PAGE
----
Yet all four of them opposed the rule today. Here’s what they’ve had to say in favor of PAYGO in the past:
VOINOVICH: I just don’t understand how we can continue to go this way.We’re living in a dream world. This deficit continues to grow.
COLLINS: [PAYGO is] much-needed restraint for members of Congress as we wrestle with fiscal decisions.
SNOWE: I believe now is the time for both ends of Pennsylvania Avenue to commit to pay-as-you-go rules for both revenues and spending.
Just last year, Snowe approved of Obama’s advocating for PAYGO. And in the last few weeks, all of these Republicans have voiced concerns about the deficit and spending. So what changed? And why did all the supposed deficit hawks in the Senate — like Sen. Judd Gregg (R-NH) — vote against it as well? Could it be that they’re actually deficit peacocks, who “like to preen and call attention to themselves, but are not sincerely interested” in addressing deficits?
In last night’s address, Obama chided Senate Republicans, saying that “just saying no to everything may be good short-term politics, but it’s not leadership. We were sent here to serve our citizens, not our ambitions. So let’s show the American people that we can do it together.” They’re not off to a good start.
A post by an associate professor of medieval literature (who will probably like the iPad because it can accurately display pages from an illuminated book whereas the Kindle cannot). From Dan Colman’s Open Culture:
Today we have a guest post by William Rankin, director of educational innovation, associate professor of medieval literature, and Apple Distinguished Educator, Abilene Christian University. ACU was the first university in the world to announce a comprehensive one-to-one initiative based on iPhones and iPod touches designed to explore the impact of mobility in education. For the past year, they have been considering the future of the textbook. Rankin, who made a brief appearance on NBC Nightly News last night, does a great job here of putting the new Apple iPad in historical context and suggesting why it may solve the great informational problems of our age.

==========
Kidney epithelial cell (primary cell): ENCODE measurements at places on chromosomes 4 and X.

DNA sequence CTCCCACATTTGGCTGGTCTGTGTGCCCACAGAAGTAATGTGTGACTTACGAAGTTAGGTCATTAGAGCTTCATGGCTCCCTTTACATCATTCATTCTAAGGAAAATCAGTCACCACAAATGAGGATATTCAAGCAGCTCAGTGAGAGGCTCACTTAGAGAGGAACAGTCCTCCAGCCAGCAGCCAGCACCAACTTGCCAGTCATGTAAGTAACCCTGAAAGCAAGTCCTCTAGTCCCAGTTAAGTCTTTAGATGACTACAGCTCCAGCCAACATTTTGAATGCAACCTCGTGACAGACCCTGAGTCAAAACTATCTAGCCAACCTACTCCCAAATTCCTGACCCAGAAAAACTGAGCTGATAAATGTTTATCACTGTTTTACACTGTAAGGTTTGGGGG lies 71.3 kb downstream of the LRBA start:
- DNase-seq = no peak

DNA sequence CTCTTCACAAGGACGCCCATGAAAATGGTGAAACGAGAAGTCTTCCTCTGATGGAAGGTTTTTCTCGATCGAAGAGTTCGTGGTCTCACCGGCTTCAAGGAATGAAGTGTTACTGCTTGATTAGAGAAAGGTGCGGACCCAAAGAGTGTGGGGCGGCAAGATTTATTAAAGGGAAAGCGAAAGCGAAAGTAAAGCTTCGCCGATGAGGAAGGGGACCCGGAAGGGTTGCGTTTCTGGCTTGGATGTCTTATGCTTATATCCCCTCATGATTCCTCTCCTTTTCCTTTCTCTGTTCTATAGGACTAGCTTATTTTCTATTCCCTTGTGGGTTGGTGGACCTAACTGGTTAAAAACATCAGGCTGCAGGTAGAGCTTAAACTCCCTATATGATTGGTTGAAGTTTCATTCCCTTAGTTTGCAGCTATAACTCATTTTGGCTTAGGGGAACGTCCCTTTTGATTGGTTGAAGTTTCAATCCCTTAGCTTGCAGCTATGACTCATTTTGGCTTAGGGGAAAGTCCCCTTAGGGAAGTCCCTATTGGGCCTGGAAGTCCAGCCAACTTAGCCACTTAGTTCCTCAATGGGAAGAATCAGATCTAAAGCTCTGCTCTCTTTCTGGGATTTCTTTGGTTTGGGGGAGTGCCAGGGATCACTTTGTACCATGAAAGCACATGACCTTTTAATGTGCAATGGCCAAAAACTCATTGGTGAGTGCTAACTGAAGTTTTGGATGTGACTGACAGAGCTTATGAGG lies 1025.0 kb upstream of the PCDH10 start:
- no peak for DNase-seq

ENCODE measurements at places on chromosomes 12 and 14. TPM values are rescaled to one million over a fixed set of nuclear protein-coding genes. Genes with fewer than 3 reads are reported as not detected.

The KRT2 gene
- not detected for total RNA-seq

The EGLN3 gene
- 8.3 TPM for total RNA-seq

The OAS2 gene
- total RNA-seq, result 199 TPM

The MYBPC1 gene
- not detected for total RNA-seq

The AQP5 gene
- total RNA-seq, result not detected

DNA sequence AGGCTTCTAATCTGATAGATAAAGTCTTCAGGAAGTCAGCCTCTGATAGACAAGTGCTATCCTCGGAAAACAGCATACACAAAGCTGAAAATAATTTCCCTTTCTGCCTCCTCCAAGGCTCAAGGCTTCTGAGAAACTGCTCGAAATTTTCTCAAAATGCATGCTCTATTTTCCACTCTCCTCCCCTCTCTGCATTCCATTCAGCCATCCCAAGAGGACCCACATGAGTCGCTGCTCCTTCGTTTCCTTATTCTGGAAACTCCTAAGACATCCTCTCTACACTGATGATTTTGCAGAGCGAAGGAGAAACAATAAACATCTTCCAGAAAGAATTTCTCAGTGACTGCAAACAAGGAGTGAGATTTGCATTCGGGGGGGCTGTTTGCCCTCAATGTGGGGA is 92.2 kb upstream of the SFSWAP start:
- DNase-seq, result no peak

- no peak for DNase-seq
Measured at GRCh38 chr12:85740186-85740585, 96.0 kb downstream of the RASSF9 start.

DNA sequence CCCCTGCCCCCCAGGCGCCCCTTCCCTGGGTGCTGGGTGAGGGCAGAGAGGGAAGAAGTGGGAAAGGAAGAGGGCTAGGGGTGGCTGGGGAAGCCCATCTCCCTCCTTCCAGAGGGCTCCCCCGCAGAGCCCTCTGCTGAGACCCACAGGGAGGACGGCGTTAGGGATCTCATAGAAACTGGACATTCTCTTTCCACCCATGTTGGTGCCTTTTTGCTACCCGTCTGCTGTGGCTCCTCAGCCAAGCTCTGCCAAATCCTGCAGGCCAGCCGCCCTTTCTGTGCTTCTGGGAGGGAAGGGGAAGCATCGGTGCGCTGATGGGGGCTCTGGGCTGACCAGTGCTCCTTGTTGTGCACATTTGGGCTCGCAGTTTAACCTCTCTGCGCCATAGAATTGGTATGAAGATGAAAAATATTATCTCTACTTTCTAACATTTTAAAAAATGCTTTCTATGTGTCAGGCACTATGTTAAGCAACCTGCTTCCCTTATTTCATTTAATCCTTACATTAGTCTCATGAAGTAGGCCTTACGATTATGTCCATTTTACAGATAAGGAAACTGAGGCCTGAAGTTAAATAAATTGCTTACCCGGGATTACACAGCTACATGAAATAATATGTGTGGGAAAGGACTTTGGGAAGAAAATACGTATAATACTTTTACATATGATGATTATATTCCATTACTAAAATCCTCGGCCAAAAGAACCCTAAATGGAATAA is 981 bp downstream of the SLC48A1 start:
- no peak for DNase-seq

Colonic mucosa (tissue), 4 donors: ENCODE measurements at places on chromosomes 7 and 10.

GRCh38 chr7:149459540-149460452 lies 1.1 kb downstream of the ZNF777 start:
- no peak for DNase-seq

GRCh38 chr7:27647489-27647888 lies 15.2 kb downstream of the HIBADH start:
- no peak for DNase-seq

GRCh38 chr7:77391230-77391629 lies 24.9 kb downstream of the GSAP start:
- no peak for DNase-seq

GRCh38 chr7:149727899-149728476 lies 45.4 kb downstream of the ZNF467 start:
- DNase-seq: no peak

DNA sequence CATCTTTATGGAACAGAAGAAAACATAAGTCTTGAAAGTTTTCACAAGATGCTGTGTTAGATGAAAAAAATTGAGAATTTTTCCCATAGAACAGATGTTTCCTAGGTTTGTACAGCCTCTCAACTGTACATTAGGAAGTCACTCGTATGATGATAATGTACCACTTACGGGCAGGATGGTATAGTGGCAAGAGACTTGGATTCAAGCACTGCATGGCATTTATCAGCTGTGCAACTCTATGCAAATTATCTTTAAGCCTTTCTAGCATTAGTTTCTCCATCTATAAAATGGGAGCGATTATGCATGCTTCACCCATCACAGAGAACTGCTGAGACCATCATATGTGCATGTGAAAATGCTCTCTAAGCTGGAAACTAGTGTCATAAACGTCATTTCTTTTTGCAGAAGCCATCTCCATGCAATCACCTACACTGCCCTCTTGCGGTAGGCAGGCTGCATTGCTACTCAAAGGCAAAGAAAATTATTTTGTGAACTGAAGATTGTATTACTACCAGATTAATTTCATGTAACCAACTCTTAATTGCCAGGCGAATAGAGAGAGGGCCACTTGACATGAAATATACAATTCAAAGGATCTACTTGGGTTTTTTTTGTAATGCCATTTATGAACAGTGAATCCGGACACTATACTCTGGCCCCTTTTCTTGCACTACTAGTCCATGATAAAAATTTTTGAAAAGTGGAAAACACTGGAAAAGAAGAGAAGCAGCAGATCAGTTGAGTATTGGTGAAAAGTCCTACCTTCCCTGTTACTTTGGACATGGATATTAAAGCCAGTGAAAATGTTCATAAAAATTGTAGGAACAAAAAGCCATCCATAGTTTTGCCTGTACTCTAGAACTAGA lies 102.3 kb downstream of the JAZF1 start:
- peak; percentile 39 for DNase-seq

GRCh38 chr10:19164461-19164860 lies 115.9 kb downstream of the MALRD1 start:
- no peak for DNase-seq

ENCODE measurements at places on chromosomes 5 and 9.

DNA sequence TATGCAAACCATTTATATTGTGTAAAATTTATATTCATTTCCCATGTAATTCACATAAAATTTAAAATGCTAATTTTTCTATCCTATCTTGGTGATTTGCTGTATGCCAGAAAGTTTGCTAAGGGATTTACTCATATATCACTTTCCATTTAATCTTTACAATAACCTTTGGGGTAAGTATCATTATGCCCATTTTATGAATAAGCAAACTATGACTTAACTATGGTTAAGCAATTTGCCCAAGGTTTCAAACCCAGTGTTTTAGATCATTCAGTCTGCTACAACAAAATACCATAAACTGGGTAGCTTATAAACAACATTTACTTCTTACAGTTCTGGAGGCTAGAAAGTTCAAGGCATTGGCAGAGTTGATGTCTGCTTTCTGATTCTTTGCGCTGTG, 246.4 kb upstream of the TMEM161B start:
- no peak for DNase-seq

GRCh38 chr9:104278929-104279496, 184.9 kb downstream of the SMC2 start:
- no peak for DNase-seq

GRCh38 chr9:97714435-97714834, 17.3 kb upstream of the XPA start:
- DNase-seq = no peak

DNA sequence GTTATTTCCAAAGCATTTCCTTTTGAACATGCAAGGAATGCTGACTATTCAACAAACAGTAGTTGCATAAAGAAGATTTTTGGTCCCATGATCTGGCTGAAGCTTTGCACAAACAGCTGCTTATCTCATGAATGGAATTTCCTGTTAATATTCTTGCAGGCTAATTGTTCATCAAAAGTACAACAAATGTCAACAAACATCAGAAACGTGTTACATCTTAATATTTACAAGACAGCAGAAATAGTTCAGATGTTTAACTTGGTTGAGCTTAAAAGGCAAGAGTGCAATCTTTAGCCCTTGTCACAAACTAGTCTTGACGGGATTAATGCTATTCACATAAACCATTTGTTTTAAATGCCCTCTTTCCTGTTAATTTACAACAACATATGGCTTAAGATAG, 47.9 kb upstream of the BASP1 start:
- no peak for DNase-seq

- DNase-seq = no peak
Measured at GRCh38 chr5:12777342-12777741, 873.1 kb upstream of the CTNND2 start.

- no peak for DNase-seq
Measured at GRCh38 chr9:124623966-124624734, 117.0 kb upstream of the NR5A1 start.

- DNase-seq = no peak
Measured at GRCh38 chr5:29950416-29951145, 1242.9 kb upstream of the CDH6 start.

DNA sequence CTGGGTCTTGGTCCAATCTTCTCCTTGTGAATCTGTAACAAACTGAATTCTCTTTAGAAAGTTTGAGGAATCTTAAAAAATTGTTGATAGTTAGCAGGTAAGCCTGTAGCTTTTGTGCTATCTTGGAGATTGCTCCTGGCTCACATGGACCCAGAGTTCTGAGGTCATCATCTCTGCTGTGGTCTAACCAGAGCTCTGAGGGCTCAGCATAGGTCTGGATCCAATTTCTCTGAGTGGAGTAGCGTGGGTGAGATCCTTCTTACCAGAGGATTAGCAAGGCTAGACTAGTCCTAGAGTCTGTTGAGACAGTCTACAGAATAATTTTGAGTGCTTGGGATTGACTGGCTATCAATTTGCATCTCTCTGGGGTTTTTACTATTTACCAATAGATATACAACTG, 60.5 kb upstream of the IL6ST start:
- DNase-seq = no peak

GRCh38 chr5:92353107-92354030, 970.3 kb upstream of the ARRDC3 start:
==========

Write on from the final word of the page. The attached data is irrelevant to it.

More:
It may seem strange in the wake of a major tech announcement to turn to the past—570 years in the past and beyond — but to consider the role of eBooks and specifically of Apple’s new iPad, I think such a diversion is necessary. Plus, as regular readers of Open Culture know, technology is at its best not when it sets us off on some isolated yet sparkling digital future, but when it connects us more fully to our humanity — to our history, our interrelatedness, and our culture. I want to take a moment, therefore, to look back before I look forward, considering the similarities between Gutenberg’s revolution and recent developments in eBook technologies and offering some basic criteria we can borrow from history to assess whether these new technologies — including Apple’s iPad — are ready to propel us into information’s third age.
In the world before Gutenberg’s press — the first age — information was transmitted primarily in a one-to-one fashion. If I wanted to learn something from a person, I typically had to go to that person to learn it. This created an information culture that was highly personal and relational, a characteristic evidenced in apprenticeships and in the teacher/student relationships of the early universities. This relational characteristic was true even for textual information. The manual technology behind the production and copying of books and the immense associated costs meant that it was difficult for books to proliferate. To see a book — if I couldn’t afford to have my own copy hand-made, a proposition requiring the expenditure of a lifetime’s worth of wages for the average person — meant that I had to go visit the library that owned it. Even then, I might not be allowed to see it if I didn’t have a privileged relationship with its owners. So while the first age was rich in information (a truth that has nothing to do with my personal bias as a medievalist), its primary challenge involved access.